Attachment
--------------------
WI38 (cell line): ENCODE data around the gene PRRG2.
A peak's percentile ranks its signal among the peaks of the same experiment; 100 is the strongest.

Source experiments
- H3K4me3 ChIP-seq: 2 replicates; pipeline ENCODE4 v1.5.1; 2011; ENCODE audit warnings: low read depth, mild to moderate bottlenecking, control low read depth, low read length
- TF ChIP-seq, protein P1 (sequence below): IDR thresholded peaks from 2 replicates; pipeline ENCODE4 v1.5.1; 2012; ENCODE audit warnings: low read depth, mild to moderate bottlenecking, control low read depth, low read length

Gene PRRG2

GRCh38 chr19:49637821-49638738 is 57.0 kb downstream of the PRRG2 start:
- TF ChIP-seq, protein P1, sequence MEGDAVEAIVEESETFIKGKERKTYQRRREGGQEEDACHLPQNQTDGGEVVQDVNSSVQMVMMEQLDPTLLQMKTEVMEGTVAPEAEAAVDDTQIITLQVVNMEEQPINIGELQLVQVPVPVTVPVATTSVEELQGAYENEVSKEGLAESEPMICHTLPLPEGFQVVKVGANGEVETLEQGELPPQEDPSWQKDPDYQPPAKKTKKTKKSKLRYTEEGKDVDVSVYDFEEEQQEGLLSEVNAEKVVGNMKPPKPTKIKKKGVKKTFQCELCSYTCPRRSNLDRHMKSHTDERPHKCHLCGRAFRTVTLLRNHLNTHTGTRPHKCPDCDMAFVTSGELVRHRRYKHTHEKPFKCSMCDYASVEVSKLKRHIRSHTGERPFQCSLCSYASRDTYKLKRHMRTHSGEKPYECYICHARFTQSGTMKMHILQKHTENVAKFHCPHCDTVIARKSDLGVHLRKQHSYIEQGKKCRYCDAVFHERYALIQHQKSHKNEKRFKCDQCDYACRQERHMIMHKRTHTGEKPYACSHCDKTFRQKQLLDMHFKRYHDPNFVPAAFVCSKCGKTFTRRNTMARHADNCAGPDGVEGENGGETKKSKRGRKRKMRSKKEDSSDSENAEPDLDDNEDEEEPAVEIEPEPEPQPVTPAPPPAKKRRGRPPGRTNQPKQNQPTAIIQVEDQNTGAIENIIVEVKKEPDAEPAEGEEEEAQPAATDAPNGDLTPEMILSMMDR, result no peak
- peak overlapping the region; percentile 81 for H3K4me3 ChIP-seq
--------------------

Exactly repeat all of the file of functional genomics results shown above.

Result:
WI38 (cell line): ENCODE data around the gene PRRG2.
A peak's percentile ranks its signal among the peaks of the same experiment; 100 is the strongest.

Source experiments
- H3K4me3 ChIP-seq: 2 replicates; pipeline ENCODE4 v1.5.1; 2011; ENCODE audit warnings: low read depth, mild to moderate bottlenecking, control low read depth, low read length
- TF ChIP-seq, protein P1 (sequence below): IDR thresholded peaks from 2 replicates; pipeline ENCODE4 v1.5.1; 2012; ENCODE audit warnings: low read depth, mild to moderate bottlenecking, control low read depth, low read length

Gene PRRG2

GRCh38 chr19:49637821-49638738 is 57.0 kb downstream of the PRRG2 start:
- TF ChIP-seq, protein P1, sequence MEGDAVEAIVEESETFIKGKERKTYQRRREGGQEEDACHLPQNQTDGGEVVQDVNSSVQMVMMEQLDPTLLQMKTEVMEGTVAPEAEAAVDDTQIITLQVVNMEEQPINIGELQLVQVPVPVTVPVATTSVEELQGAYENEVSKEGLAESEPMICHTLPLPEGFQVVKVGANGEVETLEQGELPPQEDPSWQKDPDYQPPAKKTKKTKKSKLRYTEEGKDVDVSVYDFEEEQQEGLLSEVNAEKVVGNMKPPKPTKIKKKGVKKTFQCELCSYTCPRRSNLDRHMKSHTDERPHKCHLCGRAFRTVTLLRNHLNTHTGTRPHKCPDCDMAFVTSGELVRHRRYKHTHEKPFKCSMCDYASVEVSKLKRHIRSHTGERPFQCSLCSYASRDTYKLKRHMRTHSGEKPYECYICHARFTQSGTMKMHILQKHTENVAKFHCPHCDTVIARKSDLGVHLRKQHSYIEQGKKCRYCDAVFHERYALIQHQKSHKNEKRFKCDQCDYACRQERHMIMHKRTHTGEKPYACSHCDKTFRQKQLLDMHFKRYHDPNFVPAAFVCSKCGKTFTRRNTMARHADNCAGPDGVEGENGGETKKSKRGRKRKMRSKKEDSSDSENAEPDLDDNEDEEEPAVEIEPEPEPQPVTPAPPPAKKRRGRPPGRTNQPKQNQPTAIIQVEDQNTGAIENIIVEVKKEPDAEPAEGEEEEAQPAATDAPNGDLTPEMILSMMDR, result no peak
- peak overlapping the region; percentile 81 for H3K4me3 ChIP-seq